Subdivision Practice in Town Planning

Subdivision and site design standards are used by communities to regulate how parcels of land are divided into developable lots, and how those lots are subsequently designed and laid out through the development process. Subdivision typically includes the creation of a sketch plan (showing basic lot layout and provisions for public infrastructure), and subsequent creation of a more detailed preliminary plat (indicating building footprints and specific measurements), and then culminating in a final plat that creates the new lots. Abbreviated procedures are typically established for minor subdivisions that involve the creation of just a handful of lots. 

Site design standards are related and define the basic parameters for development on individual lots, including maximum or minimum lot size, how buildings are situated on a lot, traffic and circulation patterns, pedestrian connectivity, preservation of open areas, and avoidance of hazardous areas. 

Communities increasingly consider hazard mitigation when adopting site layout standards. For example, applicants are required to avoid mapped hazard areas (like floodplains) in new development or to develop strategies to mitigate the hazard risk. In terms of hazard mitigation, the primary benefit of adopting effective subdivision and site design standards is to ensure that new development occurs in a high quality, well designed manner that avoids potential high hazard areas, in addition to meeting other important community goals. Other benefits include: 

  • Effective at managing new development in growing communities. Clearly defining hazard areas allows elected officials to say no to new development in unsafe areas.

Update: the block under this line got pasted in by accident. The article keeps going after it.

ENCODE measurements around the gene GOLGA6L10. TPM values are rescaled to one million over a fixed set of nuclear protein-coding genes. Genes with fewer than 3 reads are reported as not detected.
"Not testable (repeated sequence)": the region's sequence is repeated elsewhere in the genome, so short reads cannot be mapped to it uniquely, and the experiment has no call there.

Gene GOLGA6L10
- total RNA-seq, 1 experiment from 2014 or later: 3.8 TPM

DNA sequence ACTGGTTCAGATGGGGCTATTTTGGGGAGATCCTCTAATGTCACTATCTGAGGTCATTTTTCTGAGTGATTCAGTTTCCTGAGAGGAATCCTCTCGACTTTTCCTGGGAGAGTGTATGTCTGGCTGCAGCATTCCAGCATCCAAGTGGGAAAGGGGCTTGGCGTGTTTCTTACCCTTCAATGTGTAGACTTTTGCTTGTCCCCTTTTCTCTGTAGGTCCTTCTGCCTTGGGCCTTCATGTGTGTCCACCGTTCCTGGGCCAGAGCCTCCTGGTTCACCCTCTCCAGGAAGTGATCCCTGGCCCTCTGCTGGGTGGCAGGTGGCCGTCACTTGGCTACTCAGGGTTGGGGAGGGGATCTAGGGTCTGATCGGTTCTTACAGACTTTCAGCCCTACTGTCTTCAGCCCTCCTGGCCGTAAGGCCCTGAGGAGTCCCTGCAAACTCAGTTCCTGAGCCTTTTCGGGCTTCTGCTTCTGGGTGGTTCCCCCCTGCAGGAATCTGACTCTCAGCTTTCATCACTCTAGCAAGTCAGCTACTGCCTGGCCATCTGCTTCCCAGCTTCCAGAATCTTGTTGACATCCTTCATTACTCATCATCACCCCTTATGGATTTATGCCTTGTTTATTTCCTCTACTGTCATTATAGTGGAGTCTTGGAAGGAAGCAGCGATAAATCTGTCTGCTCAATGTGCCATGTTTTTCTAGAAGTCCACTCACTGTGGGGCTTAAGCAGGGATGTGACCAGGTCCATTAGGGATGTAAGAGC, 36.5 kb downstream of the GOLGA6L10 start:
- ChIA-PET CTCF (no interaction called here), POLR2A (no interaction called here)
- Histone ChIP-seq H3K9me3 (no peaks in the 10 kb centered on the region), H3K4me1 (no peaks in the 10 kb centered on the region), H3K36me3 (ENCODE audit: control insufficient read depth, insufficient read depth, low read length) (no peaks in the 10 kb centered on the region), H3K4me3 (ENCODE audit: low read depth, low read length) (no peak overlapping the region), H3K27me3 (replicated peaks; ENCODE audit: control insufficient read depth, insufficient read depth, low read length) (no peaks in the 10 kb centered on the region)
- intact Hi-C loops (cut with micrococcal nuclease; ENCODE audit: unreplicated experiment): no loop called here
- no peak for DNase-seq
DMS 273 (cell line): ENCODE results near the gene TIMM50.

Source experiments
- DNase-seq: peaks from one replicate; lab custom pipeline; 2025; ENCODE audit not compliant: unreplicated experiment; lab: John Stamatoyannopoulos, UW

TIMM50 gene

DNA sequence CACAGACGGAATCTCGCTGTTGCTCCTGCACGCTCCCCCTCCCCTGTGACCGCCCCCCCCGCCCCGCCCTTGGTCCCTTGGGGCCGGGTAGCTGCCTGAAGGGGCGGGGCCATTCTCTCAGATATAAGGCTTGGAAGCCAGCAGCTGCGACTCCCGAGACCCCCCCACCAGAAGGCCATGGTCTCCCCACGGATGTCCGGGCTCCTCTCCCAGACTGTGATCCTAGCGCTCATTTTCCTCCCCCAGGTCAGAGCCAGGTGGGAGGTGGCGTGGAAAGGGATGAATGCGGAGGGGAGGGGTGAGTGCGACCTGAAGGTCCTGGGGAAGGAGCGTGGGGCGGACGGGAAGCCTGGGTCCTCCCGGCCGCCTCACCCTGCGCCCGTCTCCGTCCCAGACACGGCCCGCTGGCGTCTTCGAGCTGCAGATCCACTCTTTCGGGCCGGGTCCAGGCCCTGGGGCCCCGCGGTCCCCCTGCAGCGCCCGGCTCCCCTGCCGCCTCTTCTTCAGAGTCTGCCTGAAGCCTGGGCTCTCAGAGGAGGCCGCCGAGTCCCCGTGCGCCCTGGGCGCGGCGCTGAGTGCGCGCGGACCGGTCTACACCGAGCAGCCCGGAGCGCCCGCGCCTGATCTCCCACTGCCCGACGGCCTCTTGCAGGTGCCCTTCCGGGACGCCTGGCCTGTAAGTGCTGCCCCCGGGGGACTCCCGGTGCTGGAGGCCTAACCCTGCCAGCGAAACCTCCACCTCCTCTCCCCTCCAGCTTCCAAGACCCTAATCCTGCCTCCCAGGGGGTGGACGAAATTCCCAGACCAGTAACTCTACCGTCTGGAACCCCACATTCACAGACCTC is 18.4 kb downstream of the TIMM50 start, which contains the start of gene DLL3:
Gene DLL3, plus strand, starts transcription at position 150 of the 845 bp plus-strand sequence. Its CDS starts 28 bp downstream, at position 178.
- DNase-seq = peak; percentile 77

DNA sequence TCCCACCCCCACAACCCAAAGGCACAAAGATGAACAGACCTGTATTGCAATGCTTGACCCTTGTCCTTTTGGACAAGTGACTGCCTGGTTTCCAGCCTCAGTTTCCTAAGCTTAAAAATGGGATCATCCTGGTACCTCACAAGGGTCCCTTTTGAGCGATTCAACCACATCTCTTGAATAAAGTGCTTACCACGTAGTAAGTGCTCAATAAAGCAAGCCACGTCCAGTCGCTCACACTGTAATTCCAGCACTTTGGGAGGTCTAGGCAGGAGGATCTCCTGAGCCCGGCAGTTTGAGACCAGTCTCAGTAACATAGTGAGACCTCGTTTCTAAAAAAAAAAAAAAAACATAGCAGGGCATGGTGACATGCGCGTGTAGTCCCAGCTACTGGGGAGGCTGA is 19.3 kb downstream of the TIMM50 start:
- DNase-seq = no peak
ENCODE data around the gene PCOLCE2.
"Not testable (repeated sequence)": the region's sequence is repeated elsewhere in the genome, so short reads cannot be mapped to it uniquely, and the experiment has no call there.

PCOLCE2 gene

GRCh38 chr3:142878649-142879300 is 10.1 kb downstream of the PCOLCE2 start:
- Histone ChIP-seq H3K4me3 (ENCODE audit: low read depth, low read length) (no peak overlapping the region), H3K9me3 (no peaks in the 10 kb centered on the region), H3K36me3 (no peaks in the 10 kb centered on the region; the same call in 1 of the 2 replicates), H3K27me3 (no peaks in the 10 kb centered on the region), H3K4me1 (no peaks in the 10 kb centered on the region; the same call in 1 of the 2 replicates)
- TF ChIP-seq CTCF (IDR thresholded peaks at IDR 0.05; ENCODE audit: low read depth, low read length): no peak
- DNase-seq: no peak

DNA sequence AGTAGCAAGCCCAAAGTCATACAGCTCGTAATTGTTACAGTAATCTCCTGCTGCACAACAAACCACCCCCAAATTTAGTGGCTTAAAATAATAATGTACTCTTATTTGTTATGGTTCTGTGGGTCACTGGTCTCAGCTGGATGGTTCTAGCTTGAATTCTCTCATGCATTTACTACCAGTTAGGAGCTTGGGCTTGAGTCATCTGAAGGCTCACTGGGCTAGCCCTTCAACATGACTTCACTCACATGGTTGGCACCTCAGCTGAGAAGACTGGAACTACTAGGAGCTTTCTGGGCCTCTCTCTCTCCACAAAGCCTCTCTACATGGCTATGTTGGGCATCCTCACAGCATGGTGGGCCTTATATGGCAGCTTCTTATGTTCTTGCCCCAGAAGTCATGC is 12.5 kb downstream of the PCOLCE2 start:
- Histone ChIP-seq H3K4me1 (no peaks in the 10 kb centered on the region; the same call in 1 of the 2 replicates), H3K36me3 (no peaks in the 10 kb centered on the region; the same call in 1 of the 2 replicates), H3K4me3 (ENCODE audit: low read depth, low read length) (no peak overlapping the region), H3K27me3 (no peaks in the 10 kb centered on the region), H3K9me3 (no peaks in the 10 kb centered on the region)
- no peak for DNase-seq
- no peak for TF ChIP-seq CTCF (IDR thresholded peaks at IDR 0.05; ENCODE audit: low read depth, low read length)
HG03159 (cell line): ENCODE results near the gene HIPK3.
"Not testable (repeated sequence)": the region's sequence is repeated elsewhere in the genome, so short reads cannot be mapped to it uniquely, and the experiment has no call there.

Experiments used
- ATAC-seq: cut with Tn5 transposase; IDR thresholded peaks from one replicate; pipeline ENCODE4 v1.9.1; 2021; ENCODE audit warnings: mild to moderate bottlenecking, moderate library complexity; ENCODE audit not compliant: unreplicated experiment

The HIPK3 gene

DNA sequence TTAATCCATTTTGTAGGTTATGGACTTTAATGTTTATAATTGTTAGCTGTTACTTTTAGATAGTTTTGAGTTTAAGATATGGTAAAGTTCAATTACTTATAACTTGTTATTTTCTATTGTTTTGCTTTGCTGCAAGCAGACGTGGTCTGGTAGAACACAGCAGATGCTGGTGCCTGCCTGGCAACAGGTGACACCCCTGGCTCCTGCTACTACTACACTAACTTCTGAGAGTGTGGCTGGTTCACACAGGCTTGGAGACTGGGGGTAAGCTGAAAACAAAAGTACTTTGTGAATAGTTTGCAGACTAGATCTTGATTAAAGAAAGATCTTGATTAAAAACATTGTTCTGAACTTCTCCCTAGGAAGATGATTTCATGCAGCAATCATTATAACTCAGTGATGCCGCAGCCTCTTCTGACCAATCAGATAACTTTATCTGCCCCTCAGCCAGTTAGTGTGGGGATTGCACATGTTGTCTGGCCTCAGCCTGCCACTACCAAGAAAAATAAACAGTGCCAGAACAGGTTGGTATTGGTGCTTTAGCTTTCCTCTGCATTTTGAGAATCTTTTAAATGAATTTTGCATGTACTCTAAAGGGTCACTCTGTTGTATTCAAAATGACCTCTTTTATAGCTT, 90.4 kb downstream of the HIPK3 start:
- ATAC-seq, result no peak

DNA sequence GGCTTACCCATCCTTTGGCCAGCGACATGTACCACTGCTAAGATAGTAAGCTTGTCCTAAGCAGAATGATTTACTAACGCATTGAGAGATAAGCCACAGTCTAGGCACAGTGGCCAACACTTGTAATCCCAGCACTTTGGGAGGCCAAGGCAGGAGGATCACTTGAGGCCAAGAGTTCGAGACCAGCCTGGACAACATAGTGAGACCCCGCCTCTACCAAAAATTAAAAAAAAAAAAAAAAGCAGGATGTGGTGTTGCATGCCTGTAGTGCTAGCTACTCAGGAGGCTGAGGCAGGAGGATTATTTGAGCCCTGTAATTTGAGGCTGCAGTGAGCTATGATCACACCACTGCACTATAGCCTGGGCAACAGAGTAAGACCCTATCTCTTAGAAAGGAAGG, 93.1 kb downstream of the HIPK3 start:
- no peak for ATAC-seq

• Provides additional protection for defined hazard areas without negotiation on a case by case basis. Approval criteria can be stated in the code, making expectations clear to the developer and the decision makers. 
  • Can be tailored to fit a common set of review procedures. Adding natural hazards as a component of existing subdivision regulations can be done relatively easily through an ordinance amendment. 
  • Relatively easy to maintain over time, following initial adoption.

Subdivision of Land 

Earlier in every city much land is either vacant or inefficiently used – speculative prospect. Various methods have been proposed to emphasize taxation on land. Necessity for regulations over the subdivision of urban land was urgent, since use and development of land constitute a right best owed by the community upon the individual and this right may be withdrawn if he violates the conditions. A piece of land divided into more than 8 parcels, each of which is to be sold separately is called Layout, whereas less than or equal to 8 divisions is called a subdivision of land. 
To the land developer the subdividing of land is primarily a matter of profit. To the community, it is a matter of public concern, activities determine quality of living. Many elements in the overall plan are realized at the time the land is developed, highways, streets and alleys, sewer and water lines, power lines, schools, transportation lines, police and fire protection etc. 

Subdivision Procedure 

  • Land is surveyed 
  • Officials records consulted – proposed highway, special easements, right of way etc. 
  • Amenities, cultural and social facilities 
  • Refer Subdivision ordinances
  • Planner or engineer to prepare preliminary plan – include size, shape no of lots, location of streets, radii, drainage, utilities etc. 
  • Estimate is prepared – cost of development 
  • Tentative map is file with local agency – approval obtained else incorporate suggestion made, if any and re-submit

Sub Division Practice